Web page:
Tuesday, September 20, 2016

Carson Wentz, And "Moneyball" Confirmation Bias


The NFL is an insular sports league, and it responded as one would expect to hearing that the Cleveland Browns had hired one of the guys from the movie "Moneyball" to be their new President. We were deluged with content from establishment writers asking whether "Moneyball" could work in the NFL (here, here, here, here, and here, among countless others).

As one would expect, the mocking from NFL old timers was swift and brutal. Brian Billick declared it impossible to analyze the NFL with numbers:

Bill Polian dismissed the entire concept of finding an undervalued player:

Leave aside the fact that "Moneyball" is a vague term that nobody has ever really defined, and that nearly every NFL team already has an analytics department, because the narrative was set: We had our new front in the culture war between "old school know-how" and "new school nerds". All we needed was a proxy fight - a specific player or game or statistic that this debate could hinge upon. It appears that we've found one in Carson Wentz.

During the 2016 NFL Draft, the Browns had the second overall pick, and they made the decision to trade down, and to grab a slew of picks (a first, second, and third round pick in 2016 plus a first and second round pick in 2017). This sort of move is an obvious one for an analytics-heavy team to do, as research has shown that trading down in the NFL Draft tends to be beneficial (see here and here). After all, the draft is a crapshoot, and so giving yourself five shots at a good prospect is generally better than putting all of your eggs in one basket. But the media pressed DePodesta on the move, and his safe, corporate answer on resisting the temptation to draft a quarterback just because one is available at #2 turned into "DePodesta thinks Carson Wentz sucks", basically.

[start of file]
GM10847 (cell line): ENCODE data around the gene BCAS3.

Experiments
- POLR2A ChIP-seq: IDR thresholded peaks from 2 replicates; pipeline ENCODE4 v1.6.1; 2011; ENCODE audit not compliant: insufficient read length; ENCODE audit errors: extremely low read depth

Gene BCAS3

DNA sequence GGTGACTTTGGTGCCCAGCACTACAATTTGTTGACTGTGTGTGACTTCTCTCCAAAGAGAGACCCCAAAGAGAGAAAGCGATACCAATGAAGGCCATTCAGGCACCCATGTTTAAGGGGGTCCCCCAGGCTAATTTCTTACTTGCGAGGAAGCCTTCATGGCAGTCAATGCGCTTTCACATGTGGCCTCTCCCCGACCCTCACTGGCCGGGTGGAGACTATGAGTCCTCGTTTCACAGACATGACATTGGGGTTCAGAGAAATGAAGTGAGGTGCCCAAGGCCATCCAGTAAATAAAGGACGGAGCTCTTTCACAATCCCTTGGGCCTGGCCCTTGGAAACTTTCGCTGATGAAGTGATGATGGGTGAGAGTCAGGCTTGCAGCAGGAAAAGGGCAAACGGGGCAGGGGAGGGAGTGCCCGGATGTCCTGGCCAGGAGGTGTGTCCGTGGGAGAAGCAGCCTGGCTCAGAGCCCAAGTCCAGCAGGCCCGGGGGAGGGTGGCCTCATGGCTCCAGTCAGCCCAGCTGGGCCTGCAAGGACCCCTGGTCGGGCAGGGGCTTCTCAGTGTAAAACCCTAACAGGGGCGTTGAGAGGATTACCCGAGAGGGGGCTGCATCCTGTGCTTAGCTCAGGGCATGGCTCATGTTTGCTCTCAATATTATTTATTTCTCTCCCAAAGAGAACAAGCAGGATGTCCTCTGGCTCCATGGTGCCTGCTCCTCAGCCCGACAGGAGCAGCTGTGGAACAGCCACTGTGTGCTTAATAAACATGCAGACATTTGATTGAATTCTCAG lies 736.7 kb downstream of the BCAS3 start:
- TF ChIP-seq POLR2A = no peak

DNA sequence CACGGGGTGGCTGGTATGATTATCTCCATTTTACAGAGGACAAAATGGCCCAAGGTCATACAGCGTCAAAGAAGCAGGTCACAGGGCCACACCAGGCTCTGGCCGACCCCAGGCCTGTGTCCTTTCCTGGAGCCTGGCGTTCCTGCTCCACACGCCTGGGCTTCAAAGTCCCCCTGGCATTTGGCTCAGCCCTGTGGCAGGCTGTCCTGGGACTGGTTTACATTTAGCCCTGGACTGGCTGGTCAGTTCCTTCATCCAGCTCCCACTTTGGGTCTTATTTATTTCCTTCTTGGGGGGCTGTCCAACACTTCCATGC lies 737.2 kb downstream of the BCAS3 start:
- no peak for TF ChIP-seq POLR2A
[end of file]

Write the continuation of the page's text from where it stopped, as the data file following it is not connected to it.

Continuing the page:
And now that Carson Wentz has had a nice two first starts to his career, the final judgment is in: Moneyball has failed in the NFL.

Now, let's not forget how much hype there was for quarterbacks like Vince Young, Mark Sanchez, Robert Griffin III, Johnny Manziel, and numerous other guys early in their careers who later turned into laughingstocks. Let's assume for one moment that all of the Carson Wentz hype ends up being right, and he ends up as a Hall of Famer: Does this mean anything? No.

The NFL Draft is, for the most part, a crapshoot. In fact, everybody who has tried to find "skill" in drafting has failed to find any. Study after study finds that all teams and general managers will, in the long run, draft no better than random chance. In the same way that anybody who sits down at a roulette wheel can win on their first few spins, some teams and general managers will have hot streaks in the Draft, but the roulette wheel will eventually turn against you, as will the Draft. It is why the media crowning general managers because they hit on one or two guys in a Draft is so pointless - it's the logical equivalent of crowning a guy for hitting on "red" three times in a row at a roulette wheel.